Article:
Young people can be paid less than the adult minimum wage under a bill that has been passed by Parliament.
The Minimum Wage (Starting Out Wage) Amendment Bill passed its third reading by 61 votes to 60 on Thursday in the face of strong opposition from Labour and the Greens.
It means 16 and 17-year-olds can be paid a minimum $10.80 an hour during the first six months of a new job, 80 percent of the adult minimum of $13.50.
Those aged 18 and 19 can also be paid below the minimum wage if they have been on a benefit for six months or more and haven't completed six months of continuous work with any employer.
The starting out wage must be agreed by an employer and an employee.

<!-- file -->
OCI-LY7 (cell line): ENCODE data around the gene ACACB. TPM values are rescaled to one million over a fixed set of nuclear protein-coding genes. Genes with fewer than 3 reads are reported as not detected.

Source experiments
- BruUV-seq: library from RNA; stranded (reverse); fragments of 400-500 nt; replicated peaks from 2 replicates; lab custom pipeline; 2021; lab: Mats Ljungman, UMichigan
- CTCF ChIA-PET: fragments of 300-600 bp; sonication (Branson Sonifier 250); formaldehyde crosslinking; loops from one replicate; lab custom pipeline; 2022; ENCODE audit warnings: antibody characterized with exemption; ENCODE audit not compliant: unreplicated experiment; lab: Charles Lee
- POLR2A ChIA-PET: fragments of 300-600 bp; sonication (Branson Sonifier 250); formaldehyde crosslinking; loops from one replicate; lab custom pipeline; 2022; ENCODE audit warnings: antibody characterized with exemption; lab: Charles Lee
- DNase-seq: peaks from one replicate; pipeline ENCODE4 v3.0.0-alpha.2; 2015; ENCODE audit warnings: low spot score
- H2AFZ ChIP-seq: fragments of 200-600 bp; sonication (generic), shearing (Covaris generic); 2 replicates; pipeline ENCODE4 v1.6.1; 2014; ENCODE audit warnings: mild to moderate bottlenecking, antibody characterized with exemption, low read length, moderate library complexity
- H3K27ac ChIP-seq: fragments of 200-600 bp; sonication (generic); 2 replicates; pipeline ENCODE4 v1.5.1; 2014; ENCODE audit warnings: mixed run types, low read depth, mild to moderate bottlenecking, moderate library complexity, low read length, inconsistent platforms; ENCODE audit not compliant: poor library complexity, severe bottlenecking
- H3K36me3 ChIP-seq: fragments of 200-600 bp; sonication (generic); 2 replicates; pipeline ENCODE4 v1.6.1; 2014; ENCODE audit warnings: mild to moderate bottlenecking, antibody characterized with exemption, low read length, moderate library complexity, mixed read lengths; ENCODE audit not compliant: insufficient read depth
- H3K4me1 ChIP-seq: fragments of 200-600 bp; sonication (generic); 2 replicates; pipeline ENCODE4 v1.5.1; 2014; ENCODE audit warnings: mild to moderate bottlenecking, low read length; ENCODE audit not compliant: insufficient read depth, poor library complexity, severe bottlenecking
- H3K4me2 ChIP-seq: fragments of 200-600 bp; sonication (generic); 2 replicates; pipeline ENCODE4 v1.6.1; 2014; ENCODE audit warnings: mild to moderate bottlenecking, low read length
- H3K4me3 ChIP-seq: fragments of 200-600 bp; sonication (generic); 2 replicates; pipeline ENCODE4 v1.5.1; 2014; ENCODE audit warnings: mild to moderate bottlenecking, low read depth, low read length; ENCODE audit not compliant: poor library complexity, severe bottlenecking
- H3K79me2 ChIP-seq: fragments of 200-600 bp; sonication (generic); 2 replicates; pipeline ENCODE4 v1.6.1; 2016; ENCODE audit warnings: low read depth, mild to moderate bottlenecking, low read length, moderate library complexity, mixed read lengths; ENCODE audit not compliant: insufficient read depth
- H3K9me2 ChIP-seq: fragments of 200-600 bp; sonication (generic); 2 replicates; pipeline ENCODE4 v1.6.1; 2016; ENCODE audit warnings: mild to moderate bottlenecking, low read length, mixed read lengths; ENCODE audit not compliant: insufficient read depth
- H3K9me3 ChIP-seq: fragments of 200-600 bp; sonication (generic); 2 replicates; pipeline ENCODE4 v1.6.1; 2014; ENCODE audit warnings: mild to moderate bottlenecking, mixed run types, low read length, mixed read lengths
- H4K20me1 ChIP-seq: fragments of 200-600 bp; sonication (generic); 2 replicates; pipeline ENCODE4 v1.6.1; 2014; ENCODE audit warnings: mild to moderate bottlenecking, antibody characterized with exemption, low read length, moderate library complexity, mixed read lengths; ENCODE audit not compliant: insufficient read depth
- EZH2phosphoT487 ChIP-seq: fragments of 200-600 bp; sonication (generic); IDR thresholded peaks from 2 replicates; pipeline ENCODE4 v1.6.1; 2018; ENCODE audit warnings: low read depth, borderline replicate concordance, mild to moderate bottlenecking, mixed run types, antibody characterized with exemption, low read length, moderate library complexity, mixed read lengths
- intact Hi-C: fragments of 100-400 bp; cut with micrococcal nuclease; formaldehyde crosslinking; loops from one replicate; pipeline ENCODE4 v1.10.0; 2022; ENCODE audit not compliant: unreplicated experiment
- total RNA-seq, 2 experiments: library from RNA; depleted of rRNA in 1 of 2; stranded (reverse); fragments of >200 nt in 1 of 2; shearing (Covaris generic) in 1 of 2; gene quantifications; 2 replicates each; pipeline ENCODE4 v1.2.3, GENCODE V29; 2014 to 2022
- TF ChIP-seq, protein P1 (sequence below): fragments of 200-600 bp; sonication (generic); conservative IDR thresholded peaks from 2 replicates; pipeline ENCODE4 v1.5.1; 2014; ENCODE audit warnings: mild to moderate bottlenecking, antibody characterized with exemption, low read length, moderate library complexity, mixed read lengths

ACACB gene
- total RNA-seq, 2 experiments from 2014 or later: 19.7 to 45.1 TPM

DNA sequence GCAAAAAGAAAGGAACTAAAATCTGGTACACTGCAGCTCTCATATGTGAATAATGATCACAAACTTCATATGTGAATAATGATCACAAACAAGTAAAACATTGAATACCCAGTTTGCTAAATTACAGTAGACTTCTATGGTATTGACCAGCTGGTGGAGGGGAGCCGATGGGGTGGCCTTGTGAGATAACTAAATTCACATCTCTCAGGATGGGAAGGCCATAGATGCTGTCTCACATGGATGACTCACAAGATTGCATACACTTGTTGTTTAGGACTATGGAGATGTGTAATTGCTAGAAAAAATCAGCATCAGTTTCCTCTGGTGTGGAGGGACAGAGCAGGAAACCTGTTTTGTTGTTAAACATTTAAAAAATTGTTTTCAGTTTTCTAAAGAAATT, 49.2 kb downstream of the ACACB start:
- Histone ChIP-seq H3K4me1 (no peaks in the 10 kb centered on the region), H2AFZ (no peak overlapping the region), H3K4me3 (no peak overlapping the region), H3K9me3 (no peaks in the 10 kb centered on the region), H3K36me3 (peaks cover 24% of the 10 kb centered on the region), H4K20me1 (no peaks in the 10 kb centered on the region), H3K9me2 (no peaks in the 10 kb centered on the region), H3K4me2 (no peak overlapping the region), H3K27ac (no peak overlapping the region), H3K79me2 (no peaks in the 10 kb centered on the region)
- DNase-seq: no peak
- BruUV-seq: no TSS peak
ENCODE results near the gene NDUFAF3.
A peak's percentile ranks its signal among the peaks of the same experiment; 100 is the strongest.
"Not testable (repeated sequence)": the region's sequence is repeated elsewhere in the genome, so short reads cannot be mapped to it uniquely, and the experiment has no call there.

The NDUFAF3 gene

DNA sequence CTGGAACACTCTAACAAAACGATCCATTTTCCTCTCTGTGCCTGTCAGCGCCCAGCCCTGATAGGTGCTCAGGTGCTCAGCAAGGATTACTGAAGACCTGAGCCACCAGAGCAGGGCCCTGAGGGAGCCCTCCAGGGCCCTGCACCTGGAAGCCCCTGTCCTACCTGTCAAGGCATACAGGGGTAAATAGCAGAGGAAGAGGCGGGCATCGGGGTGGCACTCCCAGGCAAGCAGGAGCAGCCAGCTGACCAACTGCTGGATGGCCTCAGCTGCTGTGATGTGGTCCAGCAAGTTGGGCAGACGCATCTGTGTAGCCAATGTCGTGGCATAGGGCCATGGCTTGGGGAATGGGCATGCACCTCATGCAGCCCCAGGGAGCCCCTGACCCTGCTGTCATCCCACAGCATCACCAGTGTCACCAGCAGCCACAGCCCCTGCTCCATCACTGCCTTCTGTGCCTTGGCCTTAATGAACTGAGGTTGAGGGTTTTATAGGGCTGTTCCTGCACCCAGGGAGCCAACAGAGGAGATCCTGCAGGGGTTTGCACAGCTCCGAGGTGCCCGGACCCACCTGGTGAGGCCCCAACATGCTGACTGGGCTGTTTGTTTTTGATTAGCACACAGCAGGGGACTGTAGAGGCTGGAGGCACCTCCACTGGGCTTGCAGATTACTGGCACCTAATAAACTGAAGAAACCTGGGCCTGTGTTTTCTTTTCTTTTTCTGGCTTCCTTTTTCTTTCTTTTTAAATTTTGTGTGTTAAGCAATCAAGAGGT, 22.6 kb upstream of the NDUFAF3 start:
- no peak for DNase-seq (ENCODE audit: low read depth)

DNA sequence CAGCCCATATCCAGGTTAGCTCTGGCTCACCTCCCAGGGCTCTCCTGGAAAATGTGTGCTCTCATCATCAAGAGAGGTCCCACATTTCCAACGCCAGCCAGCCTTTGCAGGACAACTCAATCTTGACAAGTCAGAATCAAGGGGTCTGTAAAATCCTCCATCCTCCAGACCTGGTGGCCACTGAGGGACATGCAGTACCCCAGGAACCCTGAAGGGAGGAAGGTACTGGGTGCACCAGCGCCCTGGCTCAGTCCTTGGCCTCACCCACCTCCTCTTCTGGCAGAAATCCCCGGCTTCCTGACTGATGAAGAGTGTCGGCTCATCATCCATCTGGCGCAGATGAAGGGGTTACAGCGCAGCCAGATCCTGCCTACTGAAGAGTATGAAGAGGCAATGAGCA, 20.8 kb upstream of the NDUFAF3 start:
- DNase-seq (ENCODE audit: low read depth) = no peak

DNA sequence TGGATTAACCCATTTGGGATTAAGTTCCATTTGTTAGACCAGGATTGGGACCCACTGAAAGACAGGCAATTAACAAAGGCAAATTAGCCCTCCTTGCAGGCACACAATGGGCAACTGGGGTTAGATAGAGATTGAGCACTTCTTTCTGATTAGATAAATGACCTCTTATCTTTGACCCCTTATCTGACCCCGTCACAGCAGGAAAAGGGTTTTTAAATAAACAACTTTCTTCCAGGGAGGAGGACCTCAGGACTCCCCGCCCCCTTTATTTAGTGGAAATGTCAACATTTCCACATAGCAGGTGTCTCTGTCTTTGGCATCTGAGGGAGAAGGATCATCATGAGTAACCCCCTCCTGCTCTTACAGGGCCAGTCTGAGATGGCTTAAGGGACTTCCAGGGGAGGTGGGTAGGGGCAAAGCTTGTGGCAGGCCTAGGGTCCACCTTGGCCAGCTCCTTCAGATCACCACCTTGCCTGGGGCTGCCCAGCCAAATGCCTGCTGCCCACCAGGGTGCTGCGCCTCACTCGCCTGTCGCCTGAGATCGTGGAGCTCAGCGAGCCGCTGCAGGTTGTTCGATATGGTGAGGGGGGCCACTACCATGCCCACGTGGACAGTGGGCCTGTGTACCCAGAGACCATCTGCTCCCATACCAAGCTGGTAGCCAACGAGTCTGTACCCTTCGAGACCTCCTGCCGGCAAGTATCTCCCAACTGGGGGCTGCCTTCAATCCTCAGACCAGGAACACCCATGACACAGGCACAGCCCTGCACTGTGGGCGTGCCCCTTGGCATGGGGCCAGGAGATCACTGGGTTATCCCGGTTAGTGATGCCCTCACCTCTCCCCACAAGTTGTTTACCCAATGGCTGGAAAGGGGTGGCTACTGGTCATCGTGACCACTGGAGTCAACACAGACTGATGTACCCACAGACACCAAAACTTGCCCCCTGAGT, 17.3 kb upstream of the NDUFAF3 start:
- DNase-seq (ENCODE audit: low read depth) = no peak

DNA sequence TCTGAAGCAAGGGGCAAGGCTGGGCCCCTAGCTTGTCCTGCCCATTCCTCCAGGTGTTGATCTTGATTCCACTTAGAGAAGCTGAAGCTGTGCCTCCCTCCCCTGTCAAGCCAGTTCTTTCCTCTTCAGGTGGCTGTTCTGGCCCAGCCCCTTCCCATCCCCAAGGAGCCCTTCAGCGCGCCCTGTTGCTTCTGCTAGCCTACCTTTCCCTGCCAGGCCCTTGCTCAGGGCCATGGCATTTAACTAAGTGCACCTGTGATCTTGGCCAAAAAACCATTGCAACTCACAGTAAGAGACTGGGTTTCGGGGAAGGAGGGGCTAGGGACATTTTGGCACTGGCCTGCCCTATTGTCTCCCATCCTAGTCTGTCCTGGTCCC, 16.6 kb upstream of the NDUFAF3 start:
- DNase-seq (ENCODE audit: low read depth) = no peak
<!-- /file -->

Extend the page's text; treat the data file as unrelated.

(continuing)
Until now the $13.50 minimum wage has applied to all workers regardless of age.
The Government says it will improve the chances of young people finding work because employers aren't prepared to pay them the same rate as experienced adults.
Labour's Megan Woods says it's a "kick in the guts" for students struggling to pay tuition costs.
"National talks big on the importance of education yet its actions today shriek of a Government that doesn't listen or really care," she said.